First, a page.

Thursday, August 12, 2010

Where’s the Cut?

Last night John Redwood flummoxed Kirsty Walk on Newsnight (here) when he said that the government was not cutting public expenditure. She didn’t really know where to go with her line of questioning since it was so off her script. The BBC weltanschauung is that we will soon be seeing massive and terrible cuts in government spending which will provide endless material of the grinding down the poor and vulnerable kind for them.

The truth, as Redwood points out, is that the government is still planning on spending rising every year, government debt will continue to rise year-on-year and the deficit will not be closed even in 2015. The unfunded overspending will be restrained in comparison to Gordon Brown, but will continue regardless. This government will continue to spend more than it receives and the budget will not be balanced. There will be no overall cut in spending…

Wednesday, May 26, 2010

Newsnight’s Olly Grendlestein Problem

Newsnight’s regular political panel, made up of Cameroon Danny Finkelstein, the LibDem’s Olly Grender and Blairite insider Peter Hyman, has a bit of a problem. Ever since the coalition emerged Grender and the Fink have moved closer and closer to each other, not only on the sofa but in terms of argument. They seem to agree on almost everything now with only some nuanced differences.

It’s essentially two pro-government mouthpieces against one for Hyman who has to fight them both – Labour is bound to start really moaning about this sort of thing…

Wednesday, March 31, 2010

Newsnight’s Pie Fight : Unappealing Politics at its Best

If you missed last night’s Newsnight, you missed a classic of its kind.

Prezza, Pickles and the Huhney monster trashing each other and squabbling in a manner that would make fish wives embarrassed.  Every now and then Prezza would shoutAshcroftlike he had a politicised version of  Tourette’s syndrome.  Huhne accused Blair of wanting a Labour government to protect his lobbying interests. Pickles tried to out-gruff Prezza.  It was so bad, it was good.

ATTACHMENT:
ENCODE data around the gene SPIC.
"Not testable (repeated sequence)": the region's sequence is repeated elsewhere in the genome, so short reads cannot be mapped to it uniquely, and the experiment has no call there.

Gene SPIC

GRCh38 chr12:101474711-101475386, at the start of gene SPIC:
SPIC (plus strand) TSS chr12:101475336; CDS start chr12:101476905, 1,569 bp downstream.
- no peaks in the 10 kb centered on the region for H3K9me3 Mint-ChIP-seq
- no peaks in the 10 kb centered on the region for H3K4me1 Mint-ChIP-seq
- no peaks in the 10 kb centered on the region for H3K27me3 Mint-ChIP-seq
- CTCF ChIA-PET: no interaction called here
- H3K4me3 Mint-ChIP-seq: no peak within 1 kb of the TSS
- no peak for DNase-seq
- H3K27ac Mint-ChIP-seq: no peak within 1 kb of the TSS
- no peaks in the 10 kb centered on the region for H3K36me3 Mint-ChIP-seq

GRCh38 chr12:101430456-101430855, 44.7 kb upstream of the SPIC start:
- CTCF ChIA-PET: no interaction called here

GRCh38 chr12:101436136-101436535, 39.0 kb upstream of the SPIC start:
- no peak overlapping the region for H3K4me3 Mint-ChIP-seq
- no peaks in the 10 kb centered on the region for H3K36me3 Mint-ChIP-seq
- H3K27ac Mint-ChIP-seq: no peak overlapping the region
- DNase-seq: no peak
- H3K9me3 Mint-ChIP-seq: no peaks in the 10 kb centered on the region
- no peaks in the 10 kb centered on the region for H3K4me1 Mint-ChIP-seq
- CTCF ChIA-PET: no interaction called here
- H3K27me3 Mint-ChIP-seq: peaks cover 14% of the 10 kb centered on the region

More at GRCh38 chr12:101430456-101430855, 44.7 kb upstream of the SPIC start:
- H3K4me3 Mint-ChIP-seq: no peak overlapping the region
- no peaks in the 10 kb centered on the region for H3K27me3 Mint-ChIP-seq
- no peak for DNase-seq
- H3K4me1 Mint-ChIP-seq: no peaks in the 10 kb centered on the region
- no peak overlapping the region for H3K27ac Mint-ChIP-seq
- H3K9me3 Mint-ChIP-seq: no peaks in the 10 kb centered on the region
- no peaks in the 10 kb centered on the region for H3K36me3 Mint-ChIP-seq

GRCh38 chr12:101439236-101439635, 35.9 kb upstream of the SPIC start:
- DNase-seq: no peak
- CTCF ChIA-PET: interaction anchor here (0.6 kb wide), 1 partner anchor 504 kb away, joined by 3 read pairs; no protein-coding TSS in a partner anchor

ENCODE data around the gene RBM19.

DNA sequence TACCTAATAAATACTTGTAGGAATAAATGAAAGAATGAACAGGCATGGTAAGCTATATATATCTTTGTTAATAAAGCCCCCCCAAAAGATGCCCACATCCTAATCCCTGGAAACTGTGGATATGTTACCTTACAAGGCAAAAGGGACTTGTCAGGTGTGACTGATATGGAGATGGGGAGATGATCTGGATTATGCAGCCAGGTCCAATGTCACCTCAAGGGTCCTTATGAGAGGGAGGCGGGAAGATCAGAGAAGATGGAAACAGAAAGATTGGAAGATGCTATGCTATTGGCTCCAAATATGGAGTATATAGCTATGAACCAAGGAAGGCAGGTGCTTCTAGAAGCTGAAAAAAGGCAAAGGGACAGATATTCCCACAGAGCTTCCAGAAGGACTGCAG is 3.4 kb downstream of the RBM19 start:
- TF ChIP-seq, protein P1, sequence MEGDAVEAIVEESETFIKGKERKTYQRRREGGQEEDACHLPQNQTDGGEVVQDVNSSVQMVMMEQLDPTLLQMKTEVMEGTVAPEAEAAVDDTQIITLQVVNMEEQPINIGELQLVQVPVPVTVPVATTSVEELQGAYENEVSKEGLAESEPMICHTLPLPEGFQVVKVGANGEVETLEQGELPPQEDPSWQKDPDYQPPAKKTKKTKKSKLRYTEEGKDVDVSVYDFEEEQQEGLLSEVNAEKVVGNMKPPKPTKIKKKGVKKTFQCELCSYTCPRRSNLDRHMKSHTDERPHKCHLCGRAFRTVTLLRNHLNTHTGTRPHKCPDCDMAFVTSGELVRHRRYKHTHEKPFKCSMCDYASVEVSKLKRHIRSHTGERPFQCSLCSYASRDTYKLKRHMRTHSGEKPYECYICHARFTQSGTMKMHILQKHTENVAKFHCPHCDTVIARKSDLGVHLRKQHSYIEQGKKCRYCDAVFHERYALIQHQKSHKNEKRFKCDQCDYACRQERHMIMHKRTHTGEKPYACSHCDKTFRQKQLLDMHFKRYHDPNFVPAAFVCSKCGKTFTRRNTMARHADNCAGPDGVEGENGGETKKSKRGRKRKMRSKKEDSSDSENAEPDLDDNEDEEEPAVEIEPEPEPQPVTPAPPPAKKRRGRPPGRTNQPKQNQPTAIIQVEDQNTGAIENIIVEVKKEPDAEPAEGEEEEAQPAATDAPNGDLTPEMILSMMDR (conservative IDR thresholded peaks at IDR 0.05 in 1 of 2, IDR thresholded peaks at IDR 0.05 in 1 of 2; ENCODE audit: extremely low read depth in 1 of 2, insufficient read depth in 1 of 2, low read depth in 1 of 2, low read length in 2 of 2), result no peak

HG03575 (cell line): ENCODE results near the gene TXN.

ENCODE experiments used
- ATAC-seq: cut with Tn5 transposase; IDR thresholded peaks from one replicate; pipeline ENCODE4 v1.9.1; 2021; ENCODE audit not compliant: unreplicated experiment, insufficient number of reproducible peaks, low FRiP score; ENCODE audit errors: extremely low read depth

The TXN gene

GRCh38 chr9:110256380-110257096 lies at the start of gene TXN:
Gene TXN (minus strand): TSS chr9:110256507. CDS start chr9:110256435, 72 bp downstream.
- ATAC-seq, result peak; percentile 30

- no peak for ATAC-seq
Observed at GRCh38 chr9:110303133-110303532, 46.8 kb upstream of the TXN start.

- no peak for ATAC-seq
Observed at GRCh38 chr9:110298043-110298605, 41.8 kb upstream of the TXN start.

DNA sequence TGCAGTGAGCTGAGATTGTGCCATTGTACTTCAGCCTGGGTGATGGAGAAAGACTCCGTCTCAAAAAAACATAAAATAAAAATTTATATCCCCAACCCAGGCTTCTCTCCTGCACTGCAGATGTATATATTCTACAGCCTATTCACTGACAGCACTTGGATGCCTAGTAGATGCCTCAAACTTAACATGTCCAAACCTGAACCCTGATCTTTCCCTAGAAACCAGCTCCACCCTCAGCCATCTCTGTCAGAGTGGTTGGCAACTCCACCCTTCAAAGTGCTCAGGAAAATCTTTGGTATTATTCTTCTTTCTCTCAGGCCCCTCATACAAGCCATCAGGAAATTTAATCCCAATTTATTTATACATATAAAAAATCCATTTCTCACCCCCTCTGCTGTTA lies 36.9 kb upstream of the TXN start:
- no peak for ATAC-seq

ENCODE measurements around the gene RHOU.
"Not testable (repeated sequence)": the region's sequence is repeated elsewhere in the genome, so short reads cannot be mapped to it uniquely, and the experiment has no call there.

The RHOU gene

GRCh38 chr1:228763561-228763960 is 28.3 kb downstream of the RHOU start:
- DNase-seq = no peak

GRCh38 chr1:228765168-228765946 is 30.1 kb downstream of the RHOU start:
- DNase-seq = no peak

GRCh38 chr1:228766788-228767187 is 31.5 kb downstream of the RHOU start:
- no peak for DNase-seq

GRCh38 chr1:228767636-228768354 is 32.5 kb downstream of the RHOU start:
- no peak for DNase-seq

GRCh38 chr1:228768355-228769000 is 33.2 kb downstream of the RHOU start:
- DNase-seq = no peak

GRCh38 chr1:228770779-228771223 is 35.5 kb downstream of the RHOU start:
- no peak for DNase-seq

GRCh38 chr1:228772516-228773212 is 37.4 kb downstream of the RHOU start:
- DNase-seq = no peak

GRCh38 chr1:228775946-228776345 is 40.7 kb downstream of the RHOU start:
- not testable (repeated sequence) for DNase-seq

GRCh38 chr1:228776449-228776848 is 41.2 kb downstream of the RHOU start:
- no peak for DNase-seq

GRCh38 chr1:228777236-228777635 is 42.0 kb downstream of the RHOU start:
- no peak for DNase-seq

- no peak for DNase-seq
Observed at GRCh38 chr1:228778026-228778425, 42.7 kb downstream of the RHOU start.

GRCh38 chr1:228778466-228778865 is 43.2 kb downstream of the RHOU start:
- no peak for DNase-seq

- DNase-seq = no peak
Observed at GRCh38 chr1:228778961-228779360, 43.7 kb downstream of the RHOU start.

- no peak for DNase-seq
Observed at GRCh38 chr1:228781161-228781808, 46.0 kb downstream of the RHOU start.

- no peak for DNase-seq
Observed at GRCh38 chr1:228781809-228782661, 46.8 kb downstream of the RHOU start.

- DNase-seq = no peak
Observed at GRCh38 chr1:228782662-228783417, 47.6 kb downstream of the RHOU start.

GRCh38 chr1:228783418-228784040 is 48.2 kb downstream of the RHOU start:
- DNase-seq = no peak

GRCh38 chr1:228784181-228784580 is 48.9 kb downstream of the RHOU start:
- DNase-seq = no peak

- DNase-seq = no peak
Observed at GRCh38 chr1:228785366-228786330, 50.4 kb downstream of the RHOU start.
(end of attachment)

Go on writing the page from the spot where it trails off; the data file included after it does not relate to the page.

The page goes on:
Watch it on iPlayer here.

Thursday, March 4, 2010

Graphic Example of Media Influence

On Tuesday Guido posted a graph displaying an inverse correlation: every time Gordon showed a whiff of recovery the value of the pound went into free fall. Whenever Labour goes up in the polls the pound goes down on the exchanges.

Well it seems last night the Newsnight economic team not only copied the concept, but Emily Nomates’s graphic too – the start dates and margins are identical to Emily’s original graph.

Nice to know where the BBC’s great and good come for an economics lesson.

Wednesday, February 3, 2010

Point of Order Order

When Guido reads articles about how powerful and influential this blog is he laughs because it was set up on a whim and primarily for his own amusement. The insight that perhaps makes this blog successful was that political gossip and tittle-tattle is far more compelling than people will admit.   Now bearing in mind that the readership of this blog is heavily concentrated in the media, parliament, political parties, the law and the City, which story do you think was most popular yesterday?

The critical analysis of the political paralysis surrounding the fiscal situation? The report back from the Shadow Chancellor’s benchmark launch? The highlighting of the hypocrisy of a senior political journalist?

No of course not. Kirsty Wark’s Prada skirt wardrobe malfunction topped the lot and was easily the most popular story yesterday, followed up by the Telegraph and the Mail this morning.  Which is why this is the blog you love and they hate. Happy 55th Birthday Kirsty!

Tuesday, February 2, 2010

Kirsty Makes Newsnight More Exciting

And you thought Emily Maitliss was the leggy one…

Tuesday, October 13, 2009

Jacqui Smith : Crime Without Punishment

Crime Without Punishment

Guido is grateful to Newsnight’s David Grossman for revealing how it passed that Jacqui Smith’s investigation by the Parliamentary Standards Commissioner and critical report to to the Committee on Standards and Privileges resulted in a mere slap on the wrist.

Guido has, for once, no complaints about Commissioner John Lyon’s report to the Committee.  Paul Waugh says that the Commissioner “confided during the course of his inquiry that he has to “keep a keen eye on the blogs”. Government sources feel that Lyon believed he was under heavy pressure to do a tough report…” Good.  It is fair to say that John Lyon and the Sunlight Centre for Open Politics were in correspondence from the outset – remember the Commissioner at first rejected Sunlight’s original request for an investigation into Jacqui Smith.  Sunlight persisted, citing precedent and the existence of witnesses and he reluctantly began an investigation.  (Sunlight’s correspondence was noticeably omitted from the final report.)